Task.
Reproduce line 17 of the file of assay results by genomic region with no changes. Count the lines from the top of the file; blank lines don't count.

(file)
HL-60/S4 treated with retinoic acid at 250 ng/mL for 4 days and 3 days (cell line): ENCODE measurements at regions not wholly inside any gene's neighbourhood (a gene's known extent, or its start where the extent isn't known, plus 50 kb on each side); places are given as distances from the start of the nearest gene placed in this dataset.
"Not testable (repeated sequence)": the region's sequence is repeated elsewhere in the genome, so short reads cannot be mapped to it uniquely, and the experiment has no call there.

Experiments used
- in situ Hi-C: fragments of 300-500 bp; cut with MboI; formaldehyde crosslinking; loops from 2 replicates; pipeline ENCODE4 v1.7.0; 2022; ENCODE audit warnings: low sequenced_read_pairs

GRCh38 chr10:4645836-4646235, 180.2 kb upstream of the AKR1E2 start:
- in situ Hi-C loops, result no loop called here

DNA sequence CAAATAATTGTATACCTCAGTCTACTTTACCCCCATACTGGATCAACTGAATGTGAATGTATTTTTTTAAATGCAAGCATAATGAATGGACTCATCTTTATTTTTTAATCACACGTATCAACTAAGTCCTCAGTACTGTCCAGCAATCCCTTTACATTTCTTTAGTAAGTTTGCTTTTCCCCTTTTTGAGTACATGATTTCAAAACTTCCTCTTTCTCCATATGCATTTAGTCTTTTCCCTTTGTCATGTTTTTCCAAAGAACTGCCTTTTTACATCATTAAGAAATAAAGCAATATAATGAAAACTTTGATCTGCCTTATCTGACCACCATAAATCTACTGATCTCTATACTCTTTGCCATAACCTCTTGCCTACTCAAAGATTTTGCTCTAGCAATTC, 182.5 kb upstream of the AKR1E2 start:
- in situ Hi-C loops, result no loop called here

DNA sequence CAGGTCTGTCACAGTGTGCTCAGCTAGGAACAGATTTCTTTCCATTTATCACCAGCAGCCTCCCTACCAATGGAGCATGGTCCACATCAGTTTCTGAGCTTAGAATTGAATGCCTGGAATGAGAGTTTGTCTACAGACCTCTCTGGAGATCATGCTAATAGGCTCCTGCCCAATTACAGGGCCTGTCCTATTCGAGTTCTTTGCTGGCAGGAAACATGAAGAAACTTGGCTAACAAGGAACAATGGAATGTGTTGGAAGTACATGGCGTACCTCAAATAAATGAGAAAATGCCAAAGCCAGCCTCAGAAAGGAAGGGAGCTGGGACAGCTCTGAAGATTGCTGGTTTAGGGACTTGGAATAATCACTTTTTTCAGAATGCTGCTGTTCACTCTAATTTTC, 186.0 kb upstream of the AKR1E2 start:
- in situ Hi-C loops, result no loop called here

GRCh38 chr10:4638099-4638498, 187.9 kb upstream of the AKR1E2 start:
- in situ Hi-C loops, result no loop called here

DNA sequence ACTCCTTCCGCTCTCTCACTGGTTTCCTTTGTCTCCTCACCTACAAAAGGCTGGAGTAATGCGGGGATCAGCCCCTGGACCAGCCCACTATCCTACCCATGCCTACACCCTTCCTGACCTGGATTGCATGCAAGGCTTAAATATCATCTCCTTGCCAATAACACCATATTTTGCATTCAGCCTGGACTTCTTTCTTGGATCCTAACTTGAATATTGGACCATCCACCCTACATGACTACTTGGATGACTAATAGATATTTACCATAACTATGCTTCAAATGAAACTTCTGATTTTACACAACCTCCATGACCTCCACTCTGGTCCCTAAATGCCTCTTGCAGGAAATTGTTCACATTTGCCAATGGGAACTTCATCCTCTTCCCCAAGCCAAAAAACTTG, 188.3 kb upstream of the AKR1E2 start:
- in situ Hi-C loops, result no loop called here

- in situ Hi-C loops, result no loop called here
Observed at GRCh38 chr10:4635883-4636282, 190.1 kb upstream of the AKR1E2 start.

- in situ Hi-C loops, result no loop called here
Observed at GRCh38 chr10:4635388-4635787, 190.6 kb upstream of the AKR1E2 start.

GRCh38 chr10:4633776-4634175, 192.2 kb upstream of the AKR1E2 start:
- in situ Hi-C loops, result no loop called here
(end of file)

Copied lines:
- in situ Hi-C loops, result no loop called here